Do what it takes to save starving monk seals


POSTED: Monday, June 15, 2009

Hawaiian monk seals have been given an important boost from the federal government through proposed expansion of water and beaches designated as critical to their survival. The designation should be accompanied by increased oversight and other measures to help the seals from becoming extinct.

Responding to a petition last July by environmental groups, the National Oceanic and Atmospheric Administration proposes extending the monk seals' critical habitat from the waters of the Northwestern Hawaiian Islands, which were given the status in 1986 — a decade after Hawaiian monk seals were designated as an endangered species — and extended to their beach areas two years later.

NOAA now has decided to expand the critical area under the Endangered Species Act to waters of the main Hawaiian Islands, including key beach areas where they rest, give birth and raise pups. Some beach areas have been reduced by the rise of sea level and erosion, according to the Center for Biological Diversity, one of the conservation groups that petitioned the government.

Lance Smith, a NOAA biologist, said the agency will look at other areas to give monk seals further protection while the plan undergoes public comment. Developers would be required to meet standards that will be established to preserve the critical habitat when using federal funds or applying for federal permits.

NOAA decided last year the Caribbean monk seals had become extinct, and has observed that the Hawaiian breed has reached a population of about 1,200, declining by abut 4 percent a year during this decade. Federal Judge Samuel King noted nine years ago that it was likely that the fishing industry “;contributes to the starvation of the monk seals,”; but fisheries strongly deny it.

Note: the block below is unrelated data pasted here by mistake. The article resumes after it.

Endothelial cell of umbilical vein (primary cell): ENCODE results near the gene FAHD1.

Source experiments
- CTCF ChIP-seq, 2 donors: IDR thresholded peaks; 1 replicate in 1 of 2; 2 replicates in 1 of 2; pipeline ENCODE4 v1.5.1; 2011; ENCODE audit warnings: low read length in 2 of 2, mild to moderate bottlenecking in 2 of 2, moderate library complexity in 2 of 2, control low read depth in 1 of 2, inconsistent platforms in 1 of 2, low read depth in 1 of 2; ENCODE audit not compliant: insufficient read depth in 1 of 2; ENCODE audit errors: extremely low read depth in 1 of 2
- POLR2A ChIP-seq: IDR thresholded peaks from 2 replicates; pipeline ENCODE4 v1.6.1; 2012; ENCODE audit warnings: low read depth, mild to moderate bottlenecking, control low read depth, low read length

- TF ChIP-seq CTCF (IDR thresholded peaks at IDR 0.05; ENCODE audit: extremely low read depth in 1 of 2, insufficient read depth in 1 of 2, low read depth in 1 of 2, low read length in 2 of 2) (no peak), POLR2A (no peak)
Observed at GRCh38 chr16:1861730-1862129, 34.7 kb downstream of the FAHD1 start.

For whatever reason, the seals apparently are not getting enough to eat. Fitted with compact video cameras in a National Geographic project from 1995 to 2002, they were seen dining on a wide variety of crustaceans, squid, octopus and fish, competing for food with large and hungry ulua.

They also are known to be preyed upon by sharks, become entangled in fishing gear and engage in male mobbing, with male seals ganging up on females to mate with them, killing them in the process.

“;We cannot afford the extinction of a creature so sacred in Hawaiian culture and endemic to these islands,”; said Marti Townsend, program director of Kahea: The Hawaiian-Environmental Alliance. “;And we cannot expect to save the seals without meaningfully protecting critical habitat.”;